Date of Conferral
Studies have been conducted on various factors and their effect on human papillomavirus (HPV) vaccination uptake amongst adolescents. However, these studies typically point to communication factors and provider recommendations as having a significant effect on HPV vaccination uptake, ultimately leading to the need for more information on other factors that may increase HPV vaccination amongst adolescents. The purpose of this quantitative cross-sectional study was to determine if race, provider-location type, and region of the United States have a statistically significant effect on HPV uptake amongst adolescents. The 2018 National Immunization Survey (NIS) was used, and 34,980 participants were included in the sample. The theoretical framework used for this study was Hochman and Rosentsock’s Health Belief Model (HBM). The HBM approach was used to explore the health behavior change process and the attitudes and perceptions amongst parents that are associated with HPV vaccination uptake amongst adolescents. Using the cross-sectional design, surveys from the NIS were analyzed using a binary logistic regression to determine whether race, provider-location type, and region of the United States have a statistically significant effect on HPV vaccination uptake amongst adolescents. The results of these analyses indicated that there was a statistically significant effect amongst race and region. Specifically, the White race residing in the Northeast, Midwest, and Southern regions were shown to have a statistically significant effect and an upward uptake on HPV vaccination amongst adolescents. Public health professionals and providers may benefit from the results of this study by identifying the areas that are shown to have a statistically significant effect on HPV vaccination uptake among adolescents.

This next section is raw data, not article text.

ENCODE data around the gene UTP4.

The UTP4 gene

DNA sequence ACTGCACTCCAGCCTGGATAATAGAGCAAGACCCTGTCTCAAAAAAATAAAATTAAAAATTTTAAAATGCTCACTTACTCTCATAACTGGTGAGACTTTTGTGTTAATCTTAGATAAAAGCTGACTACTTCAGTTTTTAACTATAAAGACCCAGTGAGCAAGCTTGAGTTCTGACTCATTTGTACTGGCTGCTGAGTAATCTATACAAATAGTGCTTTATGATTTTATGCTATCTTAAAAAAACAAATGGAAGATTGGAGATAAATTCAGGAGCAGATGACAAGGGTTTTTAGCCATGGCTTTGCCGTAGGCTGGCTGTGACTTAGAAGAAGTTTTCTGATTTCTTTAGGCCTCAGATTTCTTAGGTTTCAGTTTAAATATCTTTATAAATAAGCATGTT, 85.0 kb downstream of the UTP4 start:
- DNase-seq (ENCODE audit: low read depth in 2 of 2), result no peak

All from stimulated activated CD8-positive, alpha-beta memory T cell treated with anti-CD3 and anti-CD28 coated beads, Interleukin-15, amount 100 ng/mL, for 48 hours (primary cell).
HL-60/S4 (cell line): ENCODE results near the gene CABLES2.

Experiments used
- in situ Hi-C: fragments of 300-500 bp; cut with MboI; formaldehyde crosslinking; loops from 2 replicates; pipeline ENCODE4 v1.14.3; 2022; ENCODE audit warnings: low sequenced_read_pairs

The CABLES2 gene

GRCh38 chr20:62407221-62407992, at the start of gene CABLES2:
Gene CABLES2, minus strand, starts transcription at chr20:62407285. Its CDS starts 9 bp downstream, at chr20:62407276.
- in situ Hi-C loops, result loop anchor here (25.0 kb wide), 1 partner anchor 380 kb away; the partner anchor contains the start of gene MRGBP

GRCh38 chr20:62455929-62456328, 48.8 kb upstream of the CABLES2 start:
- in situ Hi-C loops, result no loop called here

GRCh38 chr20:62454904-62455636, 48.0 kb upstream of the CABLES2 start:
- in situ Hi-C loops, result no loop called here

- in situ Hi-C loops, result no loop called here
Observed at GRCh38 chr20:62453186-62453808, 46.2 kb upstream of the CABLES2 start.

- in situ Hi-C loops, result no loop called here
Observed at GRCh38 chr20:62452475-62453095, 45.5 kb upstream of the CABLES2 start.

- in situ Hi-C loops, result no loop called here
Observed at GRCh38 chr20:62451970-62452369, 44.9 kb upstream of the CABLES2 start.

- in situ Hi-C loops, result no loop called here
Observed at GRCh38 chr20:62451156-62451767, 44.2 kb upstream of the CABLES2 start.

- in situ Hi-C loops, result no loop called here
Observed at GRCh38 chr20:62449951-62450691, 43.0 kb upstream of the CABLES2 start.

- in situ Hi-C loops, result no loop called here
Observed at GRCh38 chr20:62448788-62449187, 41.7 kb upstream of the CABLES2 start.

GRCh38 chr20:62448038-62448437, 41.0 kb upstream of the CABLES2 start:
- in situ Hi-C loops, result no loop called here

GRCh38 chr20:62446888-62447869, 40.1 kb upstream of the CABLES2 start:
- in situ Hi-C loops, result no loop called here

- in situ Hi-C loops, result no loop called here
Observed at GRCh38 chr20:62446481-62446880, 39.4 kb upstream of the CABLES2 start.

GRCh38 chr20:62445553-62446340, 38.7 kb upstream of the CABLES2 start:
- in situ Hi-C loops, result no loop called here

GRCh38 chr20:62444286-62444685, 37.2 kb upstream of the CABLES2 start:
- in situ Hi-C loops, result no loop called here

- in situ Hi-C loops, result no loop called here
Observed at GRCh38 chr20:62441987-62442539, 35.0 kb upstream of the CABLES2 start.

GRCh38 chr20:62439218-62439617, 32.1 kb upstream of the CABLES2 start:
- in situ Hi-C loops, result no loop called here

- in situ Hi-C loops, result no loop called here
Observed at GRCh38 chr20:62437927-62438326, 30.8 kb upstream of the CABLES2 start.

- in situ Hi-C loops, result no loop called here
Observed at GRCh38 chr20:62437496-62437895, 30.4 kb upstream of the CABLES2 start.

Hunter, Erica Sade, "The Effect of Race, Provider-Location Type, and Region on Adolescent HPV Vaccination" (2021). Walden Dissertations and Doctoral Studies. 9871.